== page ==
Table 1: Increased accuracy with visual inspection—Performance based on total number of normal and expanded alleles across all loci tested after visual inspection.9

Examples of WGS pipeline use for RE diagnosis

The Illumina Clinical Services Laboratory (ICSL) conducted a clinical validation of the ExpansionHunter software and implemented ExpansionHunter and a visual inspection workflow (Figure 2) in December 2019 as part of a clinical WGS test for patients with rare and undiagnosed genetic disease. The ICSL test definition includes review of 21 clinically relevant RE disorders as part of the Illumina iHope Program, an Illumina philanthropic initiative that aims to provide clinical WGS to individuals with limited access to molecular testing. To date, ICSL has issued seven clinical reports with clinically significant RE disorders, including myotonic dystrophy (DMPK), spinocerebellar ataxia type 7 (ATXN7), spinocerebellar ataxia type 8 (ATXN8OS) and Friedreich ataxia (biallelic expansions in FXN). 

In one case, through the iHope Program from the Democratic Republic of Congo in collaboration with the University of Kinshasa, ICSL received samples from three adult sisters presenting to the clinic with spinocerebellar ataxia, pontocerebellar atrophy, skeletal muscle atrophy, abnormal pyramidal signs, extrapyramidal muscular rigidity, hypertonia, dysarthria, partial blindness, and a paternal family history of similar features. Clinical WGS analysis and ExpansionHunter identified an expansion of a CAG trinucleotide repeat in the ATXN7 gene associated with spinocerebellar ataxia type 7. The phenotypic spectrum of spinocerebellar ataxia type 7 includes adolescent or adult-onset progressive cerebellar ataxia and visual manifestations, matching the clinical features described in the three sisters. A clinical report describing these findings was issued to the family’s physician.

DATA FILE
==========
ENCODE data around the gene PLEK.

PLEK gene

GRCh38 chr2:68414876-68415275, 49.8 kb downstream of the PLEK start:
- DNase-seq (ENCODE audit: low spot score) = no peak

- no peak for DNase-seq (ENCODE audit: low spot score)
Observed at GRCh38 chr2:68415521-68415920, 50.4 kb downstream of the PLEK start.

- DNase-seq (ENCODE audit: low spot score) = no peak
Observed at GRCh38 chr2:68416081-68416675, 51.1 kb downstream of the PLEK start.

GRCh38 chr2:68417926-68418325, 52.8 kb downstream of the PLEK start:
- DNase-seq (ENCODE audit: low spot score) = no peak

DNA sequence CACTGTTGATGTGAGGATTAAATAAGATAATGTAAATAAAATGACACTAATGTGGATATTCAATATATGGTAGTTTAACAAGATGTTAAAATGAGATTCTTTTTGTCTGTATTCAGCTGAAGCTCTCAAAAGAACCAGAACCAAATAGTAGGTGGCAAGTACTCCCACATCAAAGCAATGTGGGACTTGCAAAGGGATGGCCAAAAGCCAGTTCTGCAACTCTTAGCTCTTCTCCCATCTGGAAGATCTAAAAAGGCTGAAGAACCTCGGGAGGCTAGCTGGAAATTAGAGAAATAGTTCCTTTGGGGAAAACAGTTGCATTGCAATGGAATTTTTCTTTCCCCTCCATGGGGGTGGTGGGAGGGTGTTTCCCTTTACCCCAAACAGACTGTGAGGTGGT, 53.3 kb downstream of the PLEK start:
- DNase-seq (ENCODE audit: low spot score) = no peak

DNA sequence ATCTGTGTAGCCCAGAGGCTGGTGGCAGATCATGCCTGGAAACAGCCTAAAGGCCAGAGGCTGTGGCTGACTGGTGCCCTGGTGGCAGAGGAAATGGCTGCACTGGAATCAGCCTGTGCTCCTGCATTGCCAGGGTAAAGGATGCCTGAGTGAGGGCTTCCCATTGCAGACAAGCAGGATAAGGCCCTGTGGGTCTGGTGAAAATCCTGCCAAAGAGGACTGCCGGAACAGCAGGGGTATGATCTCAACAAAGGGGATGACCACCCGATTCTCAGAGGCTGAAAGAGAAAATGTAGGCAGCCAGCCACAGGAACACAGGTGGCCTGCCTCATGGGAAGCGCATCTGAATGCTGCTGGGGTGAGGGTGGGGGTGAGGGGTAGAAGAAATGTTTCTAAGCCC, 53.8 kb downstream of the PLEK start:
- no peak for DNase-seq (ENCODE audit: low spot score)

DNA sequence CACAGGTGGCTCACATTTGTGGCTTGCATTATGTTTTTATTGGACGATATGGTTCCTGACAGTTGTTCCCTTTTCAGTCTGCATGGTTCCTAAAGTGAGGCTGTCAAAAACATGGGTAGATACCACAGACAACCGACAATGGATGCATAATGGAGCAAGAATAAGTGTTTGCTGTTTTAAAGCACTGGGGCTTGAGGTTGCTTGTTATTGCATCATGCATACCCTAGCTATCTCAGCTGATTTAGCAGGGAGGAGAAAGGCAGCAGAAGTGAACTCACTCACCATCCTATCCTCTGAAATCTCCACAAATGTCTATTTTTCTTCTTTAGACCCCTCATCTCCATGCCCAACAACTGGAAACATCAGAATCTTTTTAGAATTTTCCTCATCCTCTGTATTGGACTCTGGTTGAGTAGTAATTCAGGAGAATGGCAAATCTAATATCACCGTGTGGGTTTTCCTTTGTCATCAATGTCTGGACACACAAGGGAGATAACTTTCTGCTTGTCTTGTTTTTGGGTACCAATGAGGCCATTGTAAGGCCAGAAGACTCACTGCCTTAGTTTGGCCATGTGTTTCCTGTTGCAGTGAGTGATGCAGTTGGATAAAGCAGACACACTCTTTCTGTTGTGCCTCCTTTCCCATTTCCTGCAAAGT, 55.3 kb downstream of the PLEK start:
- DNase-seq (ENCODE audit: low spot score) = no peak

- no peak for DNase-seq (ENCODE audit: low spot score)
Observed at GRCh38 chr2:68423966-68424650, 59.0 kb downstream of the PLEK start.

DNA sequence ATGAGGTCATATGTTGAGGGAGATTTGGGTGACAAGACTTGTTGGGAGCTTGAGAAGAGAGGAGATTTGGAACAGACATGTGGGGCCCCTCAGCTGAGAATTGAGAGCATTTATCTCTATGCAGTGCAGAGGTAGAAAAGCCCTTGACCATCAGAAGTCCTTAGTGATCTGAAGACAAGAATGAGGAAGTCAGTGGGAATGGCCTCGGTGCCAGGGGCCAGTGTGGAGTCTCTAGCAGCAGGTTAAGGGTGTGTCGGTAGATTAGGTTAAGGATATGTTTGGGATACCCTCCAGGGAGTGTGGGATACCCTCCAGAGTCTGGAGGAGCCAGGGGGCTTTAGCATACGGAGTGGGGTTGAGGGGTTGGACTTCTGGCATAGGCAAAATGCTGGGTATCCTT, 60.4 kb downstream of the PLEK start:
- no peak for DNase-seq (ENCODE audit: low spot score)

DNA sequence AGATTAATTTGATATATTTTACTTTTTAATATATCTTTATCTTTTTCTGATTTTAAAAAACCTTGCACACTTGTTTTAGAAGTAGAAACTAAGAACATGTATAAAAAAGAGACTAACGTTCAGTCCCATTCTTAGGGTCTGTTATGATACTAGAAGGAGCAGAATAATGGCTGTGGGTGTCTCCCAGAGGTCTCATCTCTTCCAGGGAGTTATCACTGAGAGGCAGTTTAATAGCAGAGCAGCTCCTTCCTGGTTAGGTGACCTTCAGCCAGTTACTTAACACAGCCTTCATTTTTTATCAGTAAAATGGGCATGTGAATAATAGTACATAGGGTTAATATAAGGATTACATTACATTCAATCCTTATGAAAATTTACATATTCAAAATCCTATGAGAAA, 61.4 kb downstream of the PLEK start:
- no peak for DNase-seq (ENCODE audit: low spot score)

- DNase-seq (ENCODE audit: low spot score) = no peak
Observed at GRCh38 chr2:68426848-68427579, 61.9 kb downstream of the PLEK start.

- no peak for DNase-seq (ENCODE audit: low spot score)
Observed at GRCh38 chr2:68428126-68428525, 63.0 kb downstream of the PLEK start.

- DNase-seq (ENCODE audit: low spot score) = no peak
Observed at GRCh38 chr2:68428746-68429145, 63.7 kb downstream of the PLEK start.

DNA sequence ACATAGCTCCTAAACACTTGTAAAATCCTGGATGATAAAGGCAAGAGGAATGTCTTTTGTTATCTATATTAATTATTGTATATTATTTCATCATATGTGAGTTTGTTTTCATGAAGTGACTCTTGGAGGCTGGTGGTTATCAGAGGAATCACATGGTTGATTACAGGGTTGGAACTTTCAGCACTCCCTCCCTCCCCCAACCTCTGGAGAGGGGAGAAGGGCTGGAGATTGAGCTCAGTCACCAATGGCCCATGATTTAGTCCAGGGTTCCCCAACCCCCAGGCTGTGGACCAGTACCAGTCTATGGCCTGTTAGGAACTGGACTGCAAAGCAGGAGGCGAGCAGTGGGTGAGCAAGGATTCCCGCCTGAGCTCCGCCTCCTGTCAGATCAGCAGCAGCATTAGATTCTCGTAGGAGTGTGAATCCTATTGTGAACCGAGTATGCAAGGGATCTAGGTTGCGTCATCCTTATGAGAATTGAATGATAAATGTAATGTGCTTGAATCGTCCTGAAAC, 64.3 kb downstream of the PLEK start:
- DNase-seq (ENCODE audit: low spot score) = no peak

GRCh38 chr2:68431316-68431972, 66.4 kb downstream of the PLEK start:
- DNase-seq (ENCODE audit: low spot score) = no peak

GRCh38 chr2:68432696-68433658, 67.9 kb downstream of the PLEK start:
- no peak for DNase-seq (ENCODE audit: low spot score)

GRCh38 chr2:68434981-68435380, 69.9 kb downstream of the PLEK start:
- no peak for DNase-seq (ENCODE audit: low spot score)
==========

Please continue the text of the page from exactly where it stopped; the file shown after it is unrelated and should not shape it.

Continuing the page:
Figure 2: Suggested clinical workflow for use of WGS as a diagnostic tool for REs—After initial clinical assessment, WGS data is analyzed using ExpansionHunter. If an expansion is called or the phenotype might be associated with an RE disorder, a visual inspection of the reads considered by ExpansionHunter is recommended. If the quality of the reads appears to be high, the sample will be sent for orthogonal testing to confirm and characterize the length of the repeat. If the expansion looks to be a poor call, only those patients with strong phenotypic overlap may be sent for both orthogonal confirmation and characterization.


Here we describe the utility of a clinical pipeline that uses WGS, ExpansionHunter, and REViewer to identify and visually inspect  RE disorders of clinical interest. This pipeline is currently in use in multiple clinical laboratories and the ICSL team uses this pipeline to issue clinical reports with validated REs identified. Both ExpansionHunter and REViewer are freely available for download from github.com/illumina/ExpansionHunter and github.com/illumina/REViewer, respectively.